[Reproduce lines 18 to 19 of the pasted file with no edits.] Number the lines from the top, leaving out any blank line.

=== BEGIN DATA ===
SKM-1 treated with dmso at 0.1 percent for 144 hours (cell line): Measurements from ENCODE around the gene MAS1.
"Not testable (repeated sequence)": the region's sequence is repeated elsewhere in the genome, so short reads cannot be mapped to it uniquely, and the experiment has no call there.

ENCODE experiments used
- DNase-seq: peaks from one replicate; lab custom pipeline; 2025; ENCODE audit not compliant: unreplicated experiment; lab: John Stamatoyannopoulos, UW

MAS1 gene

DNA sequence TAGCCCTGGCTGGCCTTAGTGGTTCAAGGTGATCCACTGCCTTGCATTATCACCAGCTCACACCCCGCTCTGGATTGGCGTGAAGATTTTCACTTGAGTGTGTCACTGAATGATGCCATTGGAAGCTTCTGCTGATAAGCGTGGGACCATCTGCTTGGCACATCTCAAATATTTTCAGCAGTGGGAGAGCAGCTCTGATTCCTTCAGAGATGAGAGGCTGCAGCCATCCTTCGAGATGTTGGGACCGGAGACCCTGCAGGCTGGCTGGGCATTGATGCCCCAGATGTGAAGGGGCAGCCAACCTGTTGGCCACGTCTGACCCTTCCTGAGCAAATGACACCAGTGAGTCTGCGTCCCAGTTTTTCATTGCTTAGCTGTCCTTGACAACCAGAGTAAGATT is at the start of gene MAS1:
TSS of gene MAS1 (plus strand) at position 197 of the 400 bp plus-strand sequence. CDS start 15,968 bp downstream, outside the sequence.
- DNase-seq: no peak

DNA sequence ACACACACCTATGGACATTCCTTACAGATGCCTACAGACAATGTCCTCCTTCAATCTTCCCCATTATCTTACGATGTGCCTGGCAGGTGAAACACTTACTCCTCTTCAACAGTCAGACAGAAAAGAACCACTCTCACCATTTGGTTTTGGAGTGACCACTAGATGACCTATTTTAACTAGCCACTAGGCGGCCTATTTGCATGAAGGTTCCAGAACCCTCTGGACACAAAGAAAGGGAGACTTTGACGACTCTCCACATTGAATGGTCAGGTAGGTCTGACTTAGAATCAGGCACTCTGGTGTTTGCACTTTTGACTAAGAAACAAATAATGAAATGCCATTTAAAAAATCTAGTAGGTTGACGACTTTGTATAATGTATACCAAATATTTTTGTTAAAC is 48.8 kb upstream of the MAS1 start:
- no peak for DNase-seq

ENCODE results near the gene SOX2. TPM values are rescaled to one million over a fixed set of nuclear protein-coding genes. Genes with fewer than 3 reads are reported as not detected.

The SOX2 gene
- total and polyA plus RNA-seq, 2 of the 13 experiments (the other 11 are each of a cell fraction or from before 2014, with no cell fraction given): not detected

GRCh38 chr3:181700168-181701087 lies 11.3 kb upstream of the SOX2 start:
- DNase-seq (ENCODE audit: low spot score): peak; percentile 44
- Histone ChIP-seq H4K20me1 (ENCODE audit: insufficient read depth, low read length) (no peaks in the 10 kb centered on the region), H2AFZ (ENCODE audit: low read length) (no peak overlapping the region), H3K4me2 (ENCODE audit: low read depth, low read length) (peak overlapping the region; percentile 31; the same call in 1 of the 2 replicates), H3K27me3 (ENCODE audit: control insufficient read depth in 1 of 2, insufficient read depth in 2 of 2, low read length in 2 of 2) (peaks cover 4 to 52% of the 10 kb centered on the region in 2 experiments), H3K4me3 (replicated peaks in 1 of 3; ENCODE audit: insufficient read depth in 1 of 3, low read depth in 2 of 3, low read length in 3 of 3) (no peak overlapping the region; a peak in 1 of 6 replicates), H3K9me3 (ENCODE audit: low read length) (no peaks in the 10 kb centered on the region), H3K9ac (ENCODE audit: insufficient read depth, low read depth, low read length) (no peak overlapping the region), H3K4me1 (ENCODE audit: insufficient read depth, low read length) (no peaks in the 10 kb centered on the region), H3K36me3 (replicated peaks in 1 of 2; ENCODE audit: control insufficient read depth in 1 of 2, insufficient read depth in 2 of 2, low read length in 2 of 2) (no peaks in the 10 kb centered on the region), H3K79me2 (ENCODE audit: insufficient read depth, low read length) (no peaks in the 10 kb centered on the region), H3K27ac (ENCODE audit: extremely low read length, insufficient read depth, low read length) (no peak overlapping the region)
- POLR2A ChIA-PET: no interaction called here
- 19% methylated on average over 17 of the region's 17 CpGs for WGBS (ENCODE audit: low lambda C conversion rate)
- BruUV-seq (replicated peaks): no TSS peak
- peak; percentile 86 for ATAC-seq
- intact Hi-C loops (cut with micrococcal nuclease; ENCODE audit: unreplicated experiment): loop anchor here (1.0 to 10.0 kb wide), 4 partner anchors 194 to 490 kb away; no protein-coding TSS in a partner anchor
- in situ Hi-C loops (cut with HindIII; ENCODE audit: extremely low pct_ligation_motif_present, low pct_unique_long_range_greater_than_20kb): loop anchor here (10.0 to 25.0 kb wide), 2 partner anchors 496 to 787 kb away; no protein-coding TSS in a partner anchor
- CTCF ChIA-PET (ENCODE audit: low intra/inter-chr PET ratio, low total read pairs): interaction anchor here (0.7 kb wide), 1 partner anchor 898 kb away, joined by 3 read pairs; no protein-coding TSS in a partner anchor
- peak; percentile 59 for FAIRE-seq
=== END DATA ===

- 19% methylated on average over 17 of the region's 17 CpGs for WGBS (ENCODE audit: low lambda C conversion rate)
- BruUV-seq (replicated peaks): no TSS peak